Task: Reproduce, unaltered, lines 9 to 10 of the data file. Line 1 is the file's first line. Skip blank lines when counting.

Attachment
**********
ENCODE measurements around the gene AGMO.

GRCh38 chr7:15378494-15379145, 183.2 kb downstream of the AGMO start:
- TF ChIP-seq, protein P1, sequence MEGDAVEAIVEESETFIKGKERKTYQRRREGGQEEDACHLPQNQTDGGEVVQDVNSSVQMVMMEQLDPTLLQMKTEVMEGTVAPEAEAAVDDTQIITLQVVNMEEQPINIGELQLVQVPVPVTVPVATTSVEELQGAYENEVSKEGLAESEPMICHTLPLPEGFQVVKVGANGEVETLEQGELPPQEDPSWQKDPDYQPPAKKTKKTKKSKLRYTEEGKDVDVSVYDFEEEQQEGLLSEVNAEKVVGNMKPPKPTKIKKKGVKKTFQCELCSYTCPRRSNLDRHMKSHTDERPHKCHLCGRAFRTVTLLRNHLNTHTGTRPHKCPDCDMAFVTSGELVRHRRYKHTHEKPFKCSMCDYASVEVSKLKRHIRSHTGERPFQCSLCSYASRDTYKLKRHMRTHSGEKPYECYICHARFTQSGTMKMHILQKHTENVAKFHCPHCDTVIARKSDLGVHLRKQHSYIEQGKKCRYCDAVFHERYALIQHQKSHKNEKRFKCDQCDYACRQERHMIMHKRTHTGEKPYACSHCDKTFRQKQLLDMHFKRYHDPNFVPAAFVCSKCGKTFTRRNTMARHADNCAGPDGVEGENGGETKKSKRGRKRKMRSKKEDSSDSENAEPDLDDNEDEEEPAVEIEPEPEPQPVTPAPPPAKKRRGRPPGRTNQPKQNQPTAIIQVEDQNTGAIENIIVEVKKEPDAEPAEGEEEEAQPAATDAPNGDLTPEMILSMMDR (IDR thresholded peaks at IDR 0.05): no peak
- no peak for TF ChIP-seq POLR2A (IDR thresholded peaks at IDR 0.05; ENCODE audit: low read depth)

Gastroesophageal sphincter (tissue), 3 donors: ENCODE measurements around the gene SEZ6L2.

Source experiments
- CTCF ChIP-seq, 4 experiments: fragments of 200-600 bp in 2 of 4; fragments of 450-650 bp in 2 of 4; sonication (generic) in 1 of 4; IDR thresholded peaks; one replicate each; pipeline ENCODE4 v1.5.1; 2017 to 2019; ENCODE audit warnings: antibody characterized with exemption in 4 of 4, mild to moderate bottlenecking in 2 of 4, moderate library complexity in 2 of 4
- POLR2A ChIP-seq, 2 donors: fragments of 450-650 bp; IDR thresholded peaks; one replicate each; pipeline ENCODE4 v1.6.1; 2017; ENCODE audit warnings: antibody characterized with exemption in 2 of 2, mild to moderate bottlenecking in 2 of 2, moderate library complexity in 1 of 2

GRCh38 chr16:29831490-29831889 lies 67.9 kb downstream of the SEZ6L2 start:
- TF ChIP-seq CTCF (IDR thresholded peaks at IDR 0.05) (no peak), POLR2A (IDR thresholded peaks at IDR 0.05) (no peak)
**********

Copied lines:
GRCh38 chr16:29831490-29831889 lies 67.9 kb downstream of the SEZ6L2 start:
- TF ChIP-seq CTCF (IDR thresholded peaks at IDR 0.05) (no peak), POLR2A (IDR thresholded peaks at IDR 0.05) (no peak)